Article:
Science

Cats, ferrets may be reservoir for SARS

Domestic cats, ferrets can be infected with SARS virus, scientists say.

Scientists have added pet cats and ferrets to the list of animals that can harbour the SARS coronavirus.

In laboratory experiments, researchers found domestic cats and ferrets can be infected with SARS taken from a human patient.

The animals transmitted the virus to uninfected animals housed with them, but scientists don't know if they can give it to people.

Dr. Klaus Stohr, the World Health Organization's chief SARS scientist, doubts domestic animals play a major role in spreading severe acute respiratory syndrome to humans.

Prof. Albert Osterhaus, a virologist at the Erasmus Medical Center in Rotterdam, found the animals can harbour the virus while he was testing potential drugs for SARS.

Osterhaus and his team reported the infected cats showed no clinical symptoms beyond a mild case of pneumonia. The ferrets became lethargic, and one died four days later.

In the study appearing in Thursday's issue of the journal Nature, researchers say they inoculated six cats and six ferrets by putting drops containing the virus into the animals' trachea, eyes and nose.

Throat secretions showed signs of the infection, and the cats and ferrets produced antibodies within 28 days, the researchers said.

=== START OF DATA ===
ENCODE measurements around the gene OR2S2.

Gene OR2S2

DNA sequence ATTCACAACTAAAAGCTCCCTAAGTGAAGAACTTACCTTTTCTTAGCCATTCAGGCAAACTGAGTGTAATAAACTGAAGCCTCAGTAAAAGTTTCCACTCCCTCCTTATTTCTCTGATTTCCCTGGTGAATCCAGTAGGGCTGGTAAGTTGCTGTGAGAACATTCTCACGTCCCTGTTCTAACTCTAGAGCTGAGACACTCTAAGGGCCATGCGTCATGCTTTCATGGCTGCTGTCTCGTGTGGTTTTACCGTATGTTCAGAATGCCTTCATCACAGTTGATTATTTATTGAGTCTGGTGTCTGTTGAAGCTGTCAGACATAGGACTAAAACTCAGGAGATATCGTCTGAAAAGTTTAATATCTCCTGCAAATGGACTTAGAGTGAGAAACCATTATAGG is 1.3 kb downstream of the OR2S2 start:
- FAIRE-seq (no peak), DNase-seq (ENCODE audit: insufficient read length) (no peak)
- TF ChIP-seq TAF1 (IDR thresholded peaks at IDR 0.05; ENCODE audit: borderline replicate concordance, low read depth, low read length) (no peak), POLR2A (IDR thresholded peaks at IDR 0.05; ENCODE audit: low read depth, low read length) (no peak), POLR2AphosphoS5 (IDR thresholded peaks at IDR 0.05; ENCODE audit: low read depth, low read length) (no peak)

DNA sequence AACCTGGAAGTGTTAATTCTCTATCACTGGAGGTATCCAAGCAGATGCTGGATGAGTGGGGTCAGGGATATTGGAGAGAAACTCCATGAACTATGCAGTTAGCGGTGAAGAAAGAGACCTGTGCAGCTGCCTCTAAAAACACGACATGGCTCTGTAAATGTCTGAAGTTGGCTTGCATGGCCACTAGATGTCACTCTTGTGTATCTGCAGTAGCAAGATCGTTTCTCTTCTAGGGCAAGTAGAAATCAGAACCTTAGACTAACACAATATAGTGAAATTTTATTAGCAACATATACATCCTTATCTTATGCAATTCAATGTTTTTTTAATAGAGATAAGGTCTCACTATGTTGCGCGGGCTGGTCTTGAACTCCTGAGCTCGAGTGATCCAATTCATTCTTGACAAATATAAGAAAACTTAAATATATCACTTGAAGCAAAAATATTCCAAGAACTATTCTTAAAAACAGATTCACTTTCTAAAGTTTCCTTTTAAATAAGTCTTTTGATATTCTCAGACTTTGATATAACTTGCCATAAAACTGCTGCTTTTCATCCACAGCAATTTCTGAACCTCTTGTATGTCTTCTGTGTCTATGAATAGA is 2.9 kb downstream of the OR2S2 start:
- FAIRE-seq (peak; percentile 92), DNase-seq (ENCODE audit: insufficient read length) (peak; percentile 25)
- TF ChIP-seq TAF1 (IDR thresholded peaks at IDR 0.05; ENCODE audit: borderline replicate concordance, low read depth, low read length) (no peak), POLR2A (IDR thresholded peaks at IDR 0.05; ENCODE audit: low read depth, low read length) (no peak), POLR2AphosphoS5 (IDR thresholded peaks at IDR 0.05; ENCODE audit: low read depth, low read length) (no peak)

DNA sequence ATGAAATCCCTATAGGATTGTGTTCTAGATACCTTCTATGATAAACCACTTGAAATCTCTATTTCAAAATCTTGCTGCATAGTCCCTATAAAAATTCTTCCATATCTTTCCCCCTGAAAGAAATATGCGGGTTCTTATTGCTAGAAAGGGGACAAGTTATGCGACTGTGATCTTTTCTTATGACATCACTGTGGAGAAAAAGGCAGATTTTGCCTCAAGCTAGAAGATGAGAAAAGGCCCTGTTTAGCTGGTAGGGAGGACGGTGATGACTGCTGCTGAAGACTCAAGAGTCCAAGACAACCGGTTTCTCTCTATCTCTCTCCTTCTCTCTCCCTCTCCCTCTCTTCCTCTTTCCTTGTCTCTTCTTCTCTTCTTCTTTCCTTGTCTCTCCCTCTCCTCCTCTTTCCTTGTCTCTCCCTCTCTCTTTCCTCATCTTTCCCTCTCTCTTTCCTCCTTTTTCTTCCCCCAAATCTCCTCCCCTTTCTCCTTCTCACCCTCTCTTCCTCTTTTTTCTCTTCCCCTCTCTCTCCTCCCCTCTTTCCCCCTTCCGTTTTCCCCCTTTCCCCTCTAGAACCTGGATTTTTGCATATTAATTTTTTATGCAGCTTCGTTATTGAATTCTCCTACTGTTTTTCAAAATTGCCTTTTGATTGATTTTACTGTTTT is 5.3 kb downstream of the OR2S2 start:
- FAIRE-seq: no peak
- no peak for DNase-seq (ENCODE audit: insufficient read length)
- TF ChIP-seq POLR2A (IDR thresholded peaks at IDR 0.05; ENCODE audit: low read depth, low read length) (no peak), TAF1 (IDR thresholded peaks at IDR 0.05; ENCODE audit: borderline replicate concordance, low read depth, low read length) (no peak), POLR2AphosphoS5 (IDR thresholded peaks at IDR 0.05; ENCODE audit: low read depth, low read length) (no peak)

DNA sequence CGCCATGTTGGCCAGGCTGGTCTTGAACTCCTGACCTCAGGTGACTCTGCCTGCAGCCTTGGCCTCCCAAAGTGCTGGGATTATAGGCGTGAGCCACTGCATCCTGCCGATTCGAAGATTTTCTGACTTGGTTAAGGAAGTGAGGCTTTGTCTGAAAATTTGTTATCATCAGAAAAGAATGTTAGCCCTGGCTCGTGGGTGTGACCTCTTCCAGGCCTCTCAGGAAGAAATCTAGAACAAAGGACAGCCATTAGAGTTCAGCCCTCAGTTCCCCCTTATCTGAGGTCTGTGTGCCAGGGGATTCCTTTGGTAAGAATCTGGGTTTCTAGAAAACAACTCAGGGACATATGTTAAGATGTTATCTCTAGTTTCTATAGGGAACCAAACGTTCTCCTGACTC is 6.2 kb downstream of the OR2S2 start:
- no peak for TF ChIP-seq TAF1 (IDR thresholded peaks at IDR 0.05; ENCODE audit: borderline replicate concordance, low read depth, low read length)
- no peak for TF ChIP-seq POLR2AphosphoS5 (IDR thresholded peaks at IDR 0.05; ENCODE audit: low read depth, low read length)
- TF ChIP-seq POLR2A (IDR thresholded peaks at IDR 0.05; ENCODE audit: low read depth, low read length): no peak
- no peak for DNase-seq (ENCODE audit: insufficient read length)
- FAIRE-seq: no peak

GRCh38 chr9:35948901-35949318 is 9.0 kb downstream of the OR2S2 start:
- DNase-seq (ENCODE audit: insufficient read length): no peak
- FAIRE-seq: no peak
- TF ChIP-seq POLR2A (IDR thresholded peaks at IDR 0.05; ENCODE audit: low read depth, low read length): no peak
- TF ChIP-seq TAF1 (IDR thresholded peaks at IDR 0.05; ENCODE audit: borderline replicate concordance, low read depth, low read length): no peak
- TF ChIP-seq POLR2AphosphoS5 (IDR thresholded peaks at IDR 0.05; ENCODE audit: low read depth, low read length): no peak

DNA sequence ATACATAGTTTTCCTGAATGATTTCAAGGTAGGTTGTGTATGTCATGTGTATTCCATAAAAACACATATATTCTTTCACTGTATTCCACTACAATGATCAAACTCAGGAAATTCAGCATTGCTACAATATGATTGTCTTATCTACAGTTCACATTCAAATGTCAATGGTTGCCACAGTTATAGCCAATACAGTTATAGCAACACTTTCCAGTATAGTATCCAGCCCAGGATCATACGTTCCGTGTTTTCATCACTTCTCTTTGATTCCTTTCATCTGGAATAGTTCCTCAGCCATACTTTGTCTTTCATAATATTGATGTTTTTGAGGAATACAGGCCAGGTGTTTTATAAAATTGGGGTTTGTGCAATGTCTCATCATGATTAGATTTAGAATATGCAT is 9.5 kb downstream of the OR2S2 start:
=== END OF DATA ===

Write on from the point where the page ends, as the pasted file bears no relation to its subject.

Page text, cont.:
Potential drug testing model

The animals were later euthanized. Post-mortem tests showed the virus was in their respiratory tract. 

Since the ferrets showed similar changes in their lungs to macaques infected with the SARS virus, Osterhaus says the domestic animals may be useful to test drugs and potential vaccines.

Virology experts say the study tested too few animals to conclusively say how cats and ferrets become infected.

Scientists don't know the origin of SARS, which killed 774 people.

In China, where the first outbreak began, exotic raccoon dogs, ferret badgers and civets were all found to be a reservoir for a SARS-like germ. The animals are considered a delicacy in China.

The WHO's representative in Beijing said markets took the animals off the shelves, but some have begun selling them again.

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